The mechanism described above can be extended to create a soft touch screen by using an array of IR LEDs and receivers placed around the edges of a piece of foam, as shown to the right. With the addition of more sensors and receivers, the relationship between resistance and force input is not directly proportional, as in the case of a single sensor. Although the IR receivers provide a rich source of information about the deformation experienced by the foam, the process of analytically building and calibrating a model would be very time intensive. For this reason, I selected a method of autonomously collecting data and building a model using machine learning. This model can estimate the location and depth of a finger press without directly modelling the physics of the system or calibrating for the exact LED and sensor locations.
I used an Arduino DUE microcontroller to drive 32 IR LEDs (TSML1020; Vishay Semiconductors) and read voltages across each of the IR phototransistors (TSML1020; Vishay Semiconductors). I used two multiplexers (CD74HC4067; Texas Instruments) to interface with the phototransistors so that two analog input pins on the Arduino DUE can measure the voltage across each of the 32 phototransistors. The schematic below shows the design of five custom circuit boards that integrate the electronics for the soft touch sensor. Each of the four edge pieces hosts eight LEDs and eight phototransistors. These edge pieces attach to the connector board using right angle headers. The connector board also hosts the multiplexer breakout boards and Arduino DUE.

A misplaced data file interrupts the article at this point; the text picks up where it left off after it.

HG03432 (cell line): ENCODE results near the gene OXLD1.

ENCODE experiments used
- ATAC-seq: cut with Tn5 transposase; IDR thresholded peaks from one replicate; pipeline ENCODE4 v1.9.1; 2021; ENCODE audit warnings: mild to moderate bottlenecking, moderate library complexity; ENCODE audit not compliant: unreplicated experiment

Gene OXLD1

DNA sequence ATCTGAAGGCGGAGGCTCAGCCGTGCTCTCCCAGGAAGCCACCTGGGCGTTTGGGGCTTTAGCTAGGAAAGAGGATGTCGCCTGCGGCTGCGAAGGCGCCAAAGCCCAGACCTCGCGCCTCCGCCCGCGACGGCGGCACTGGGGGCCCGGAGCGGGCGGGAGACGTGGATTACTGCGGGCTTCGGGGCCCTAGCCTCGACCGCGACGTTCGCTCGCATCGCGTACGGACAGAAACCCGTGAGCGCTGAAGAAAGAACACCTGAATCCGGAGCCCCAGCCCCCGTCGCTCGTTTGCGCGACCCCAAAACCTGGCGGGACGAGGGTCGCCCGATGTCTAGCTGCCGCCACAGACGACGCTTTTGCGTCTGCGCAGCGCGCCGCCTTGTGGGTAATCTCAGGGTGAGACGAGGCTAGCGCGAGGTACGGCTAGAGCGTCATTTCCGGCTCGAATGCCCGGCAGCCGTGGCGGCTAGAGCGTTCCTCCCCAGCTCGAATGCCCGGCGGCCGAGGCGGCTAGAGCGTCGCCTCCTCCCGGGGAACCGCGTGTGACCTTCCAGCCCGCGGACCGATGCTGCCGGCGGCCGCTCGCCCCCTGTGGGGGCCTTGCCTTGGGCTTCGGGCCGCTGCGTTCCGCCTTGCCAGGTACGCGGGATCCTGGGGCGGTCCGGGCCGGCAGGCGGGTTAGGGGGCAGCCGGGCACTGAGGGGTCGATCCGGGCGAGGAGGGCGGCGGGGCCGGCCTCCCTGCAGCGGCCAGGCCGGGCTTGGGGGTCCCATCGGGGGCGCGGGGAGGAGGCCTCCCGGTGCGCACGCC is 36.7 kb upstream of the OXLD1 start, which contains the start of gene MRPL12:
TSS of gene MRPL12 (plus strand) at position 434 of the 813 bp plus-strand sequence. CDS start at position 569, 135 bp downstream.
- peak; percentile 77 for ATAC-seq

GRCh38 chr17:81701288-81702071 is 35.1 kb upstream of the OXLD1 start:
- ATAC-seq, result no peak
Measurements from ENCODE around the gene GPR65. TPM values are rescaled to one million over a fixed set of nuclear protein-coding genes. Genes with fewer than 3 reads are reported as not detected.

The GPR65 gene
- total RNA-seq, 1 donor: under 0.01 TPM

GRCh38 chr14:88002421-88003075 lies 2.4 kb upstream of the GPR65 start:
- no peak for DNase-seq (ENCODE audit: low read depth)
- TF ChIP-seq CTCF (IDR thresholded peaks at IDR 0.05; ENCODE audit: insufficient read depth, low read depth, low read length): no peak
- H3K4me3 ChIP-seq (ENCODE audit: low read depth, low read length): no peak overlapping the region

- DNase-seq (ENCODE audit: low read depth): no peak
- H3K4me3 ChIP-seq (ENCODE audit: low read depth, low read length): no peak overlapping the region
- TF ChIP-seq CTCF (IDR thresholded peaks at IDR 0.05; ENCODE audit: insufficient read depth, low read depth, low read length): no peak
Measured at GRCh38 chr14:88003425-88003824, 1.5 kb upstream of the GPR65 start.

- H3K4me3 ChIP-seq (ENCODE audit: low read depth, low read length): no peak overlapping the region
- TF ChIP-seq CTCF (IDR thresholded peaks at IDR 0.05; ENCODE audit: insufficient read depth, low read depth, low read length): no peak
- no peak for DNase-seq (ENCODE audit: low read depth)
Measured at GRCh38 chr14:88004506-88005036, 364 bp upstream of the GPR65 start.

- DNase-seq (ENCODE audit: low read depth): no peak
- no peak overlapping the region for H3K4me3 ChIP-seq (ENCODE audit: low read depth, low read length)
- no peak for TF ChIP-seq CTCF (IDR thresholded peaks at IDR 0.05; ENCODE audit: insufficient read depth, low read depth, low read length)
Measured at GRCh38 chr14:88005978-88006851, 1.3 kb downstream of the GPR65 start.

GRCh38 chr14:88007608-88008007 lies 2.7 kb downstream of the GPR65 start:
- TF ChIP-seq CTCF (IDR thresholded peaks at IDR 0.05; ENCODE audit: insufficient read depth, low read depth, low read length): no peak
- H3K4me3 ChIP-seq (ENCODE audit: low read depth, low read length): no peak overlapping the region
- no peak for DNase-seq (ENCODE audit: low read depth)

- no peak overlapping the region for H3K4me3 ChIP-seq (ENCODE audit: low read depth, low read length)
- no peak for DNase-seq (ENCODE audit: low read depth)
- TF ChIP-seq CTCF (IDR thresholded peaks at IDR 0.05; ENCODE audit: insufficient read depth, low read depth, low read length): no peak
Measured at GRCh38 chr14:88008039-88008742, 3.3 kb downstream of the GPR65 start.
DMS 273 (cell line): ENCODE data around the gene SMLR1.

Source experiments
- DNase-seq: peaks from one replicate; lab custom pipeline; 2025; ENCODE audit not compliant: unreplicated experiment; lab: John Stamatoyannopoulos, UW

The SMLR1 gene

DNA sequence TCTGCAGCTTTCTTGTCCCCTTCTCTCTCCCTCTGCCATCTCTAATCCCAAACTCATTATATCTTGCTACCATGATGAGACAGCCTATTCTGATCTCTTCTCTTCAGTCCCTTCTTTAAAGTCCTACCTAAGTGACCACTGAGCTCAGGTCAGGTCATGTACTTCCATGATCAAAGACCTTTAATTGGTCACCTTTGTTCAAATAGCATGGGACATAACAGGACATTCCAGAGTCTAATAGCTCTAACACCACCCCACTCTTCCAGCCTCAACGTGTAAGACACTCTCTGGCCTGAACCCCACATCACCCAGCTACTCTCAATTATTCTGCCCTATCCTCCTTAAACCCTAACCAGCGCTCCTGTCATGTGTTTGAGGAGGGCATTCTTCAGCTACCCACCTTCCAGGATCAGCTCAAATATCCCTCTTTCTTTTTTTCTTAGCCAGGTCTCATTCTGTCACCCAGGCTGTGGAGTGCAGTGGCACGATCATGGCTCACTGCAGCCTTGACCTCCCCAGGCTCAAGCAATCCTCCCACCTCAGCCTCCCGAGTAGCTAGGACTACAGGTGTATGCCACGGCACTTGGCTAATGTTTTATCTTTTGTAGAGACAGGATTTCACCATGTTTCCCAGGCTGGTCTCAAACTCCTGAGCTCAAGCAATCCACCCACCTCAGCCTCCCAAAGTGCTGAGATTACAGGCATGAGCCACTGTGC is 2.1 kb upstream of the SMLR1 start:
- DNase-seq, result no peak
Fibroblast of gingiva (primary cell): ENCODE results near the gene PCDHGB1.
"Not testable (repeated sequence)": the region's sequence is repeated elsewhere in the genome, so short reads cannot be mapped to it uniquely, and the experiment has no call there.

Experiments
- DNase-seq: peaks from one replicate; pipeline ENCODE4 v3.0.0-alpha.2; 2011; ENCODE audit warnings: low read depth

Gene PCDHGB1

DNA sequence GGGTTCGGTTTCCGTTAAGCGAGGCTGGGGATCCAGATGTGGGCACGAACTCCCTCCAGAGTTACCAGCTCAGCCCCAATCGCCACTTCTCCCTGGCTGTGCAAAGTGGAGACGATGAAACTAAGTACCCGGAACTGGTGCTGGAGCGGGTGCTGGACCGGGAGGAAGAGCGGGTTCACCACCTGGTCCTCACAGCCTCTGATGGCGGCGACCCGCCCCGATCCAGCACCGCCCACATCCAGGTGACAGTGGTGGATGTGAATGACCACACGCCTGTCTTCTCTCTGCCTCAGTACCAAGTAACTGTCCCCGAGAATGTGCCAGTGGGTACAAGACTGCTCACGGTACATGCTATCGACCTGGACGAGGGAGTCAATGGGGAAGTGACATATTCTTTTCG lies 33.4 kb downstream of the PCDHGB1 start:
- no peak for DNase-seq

A laser cut acrylic enclosure houses the electronics and elastomeric foam for light transmission. The acrylic surface also procides a rigid surface under the foam that ensures reproducible results as the foam is deformed.The outer housing has an opening to allow connections to the USB port on the Arduino DUE. The elastomeric foam is a 12.5mm thick polyurethane sheet (8643K502; McMaster-Carr). I cut the foam cut slightly larger than the opening so that compression holds the foam in place. I covered the foam layer with a room temperature vulcanization (RTV) silicone blend (Ecoflex-30; Smooth-On Inc.). I mixed a red-colored pigment (Silc Pig; Smooth-On Inc.) with the silicone to prevent light transmission, minimizing the effect of ambient light on the soft sensor.